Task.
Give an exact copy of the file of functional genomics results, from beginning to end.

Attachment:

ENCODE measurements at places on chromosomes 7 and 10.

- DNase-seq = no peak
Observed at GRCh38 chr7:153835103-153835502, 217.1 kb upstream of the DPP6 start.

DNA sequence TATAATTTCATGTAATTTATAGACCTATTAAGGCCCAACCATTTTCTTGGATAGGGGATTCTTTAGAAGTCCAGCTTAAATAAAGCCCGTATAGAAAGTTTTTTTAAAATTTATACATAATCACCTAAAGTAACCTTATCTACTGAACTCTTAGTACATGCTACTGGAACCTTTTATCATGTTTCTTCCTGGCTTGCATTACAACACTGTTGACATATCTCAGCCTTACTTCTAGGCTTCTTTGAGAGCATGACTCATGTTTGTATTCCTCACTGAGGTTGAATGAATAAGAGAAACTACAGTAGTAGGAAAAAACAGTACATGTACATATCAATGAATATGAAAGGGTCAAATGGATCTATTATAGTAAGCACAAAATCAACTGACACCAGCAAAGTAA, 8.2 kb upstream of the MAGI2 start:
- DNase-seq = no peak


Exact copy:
ENCODE measurements at places on chromosomes 7 and 10.

- DNase-seq = no peak
Observed at GRCh38 chr7:153835103-153835502, 217.1 kb upstream of the DPP6 start.

DNA sequence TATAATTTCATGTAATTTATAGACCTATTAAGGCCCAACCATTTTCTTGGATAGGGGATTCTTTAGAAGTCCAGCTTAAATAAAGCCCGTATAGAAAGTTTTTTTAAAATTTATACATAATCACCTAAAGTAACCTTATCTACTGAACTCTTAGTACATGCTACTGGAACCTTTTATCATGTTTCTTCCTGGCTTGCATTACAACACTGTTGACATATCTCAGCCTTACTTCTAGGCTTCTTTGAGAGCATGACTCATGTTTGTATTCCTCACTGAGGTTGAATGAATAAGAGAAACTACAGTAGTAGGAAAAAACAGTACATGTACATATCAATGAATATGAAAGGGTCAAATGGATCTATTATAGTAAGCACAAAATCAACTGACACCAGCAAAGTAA, 8.2 kb upstream of the MAGI2 start:
- DNase-seq = no peak